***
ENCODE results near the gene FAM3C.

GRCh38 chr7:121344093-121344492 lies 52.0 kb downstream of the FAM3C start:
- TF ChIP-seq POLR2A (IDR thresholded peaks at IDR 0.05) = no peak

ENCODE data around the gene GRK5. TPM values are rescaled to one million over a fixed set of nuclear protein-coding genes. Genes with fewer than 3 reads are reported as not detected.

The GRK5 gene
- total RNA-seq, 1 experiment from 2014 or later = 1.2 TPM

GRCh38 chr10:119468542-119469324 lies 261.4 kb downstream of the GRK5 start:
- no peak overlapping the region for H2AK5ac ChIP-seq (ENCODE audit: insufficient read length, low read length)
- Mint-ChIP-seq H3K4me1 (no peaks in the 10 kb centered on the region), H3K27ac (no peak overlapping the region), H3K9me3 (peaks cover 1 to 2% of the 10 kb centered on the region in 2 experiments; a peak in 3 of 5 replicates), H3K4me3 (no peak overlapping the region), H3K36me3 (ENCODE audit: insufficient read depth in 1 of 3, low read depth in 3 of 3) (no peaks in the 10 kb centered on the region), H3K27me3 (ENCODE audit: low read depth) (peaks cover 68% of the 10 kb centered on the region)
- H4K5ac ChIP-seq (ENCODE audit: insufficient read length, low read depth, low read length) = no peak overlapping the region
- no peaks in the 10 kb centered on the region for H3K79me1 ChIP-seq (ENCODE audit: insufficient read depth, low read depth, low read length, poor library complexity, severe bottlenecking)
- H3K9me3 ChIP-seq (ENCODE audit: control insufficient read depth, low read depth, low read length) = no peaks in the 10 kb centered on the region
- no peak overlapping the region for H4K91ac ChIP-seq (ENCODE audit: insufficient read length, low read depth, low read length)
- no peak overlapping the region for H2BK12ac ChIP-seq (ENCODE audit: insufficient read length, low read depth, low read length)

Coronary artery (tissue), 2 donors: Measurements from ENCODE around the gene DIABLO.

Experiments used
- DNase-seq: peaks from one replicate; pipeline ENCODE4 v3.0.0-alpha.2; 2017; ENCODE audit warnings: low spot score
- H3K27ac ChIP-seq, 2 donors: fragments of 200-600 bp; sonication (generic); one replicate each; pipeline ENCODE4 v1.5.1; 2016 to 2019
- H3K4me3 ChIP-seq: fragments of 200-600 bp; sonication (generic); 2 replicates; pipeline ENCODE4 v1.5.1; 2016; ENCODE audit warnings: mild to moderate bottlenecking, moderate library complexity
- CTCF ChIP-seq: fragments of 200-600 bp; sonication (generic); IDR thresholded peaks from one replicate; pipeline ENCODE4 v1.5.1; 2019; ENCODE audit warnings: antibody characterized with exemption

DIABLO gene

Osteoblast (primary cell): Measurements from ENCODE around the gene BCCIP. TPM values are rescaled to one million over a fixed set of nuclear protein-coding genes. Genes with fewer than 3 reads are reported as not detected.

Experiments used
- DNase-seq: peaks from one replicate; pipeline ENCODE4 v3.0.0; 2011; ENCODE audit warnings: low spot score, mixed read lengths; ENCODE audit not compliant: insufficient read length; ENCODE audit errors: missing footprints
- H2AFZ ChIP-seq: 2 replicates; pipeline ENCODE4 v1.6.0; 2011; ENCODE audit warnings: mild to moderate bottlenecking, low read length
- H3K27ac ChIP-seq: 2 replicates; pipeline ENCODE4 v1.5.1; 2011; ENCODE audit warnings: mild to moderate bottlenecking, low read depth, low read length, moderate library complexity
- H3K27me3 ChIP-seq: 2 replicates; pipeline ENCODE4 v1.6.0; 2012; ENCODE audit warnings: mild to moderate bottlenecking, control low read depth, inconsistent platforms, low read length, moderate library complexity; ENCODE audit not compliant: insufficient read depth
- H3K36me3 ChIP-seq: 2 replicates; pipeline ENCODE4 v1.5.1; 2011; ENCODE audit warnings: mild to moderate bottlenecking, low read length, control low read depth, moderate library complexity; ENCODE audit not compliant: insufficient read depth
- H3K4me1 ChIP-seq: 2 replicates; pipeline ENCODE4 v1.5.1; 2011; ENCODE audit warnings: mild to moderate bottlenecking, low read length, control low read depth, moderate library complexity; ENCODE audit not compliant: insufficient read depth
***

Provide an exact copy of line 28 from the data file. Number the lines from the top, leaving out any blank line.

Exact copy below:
- H3K36me3 ChIP-seq: 2 replicates; pipeline ENCODE4 v1.5.1; 2011; ENCODE audit warnings: mild to moderate bottlenecking, low read length, control low read depth, moderate library complexity; ENCODE audit not compliant: insufficient read depth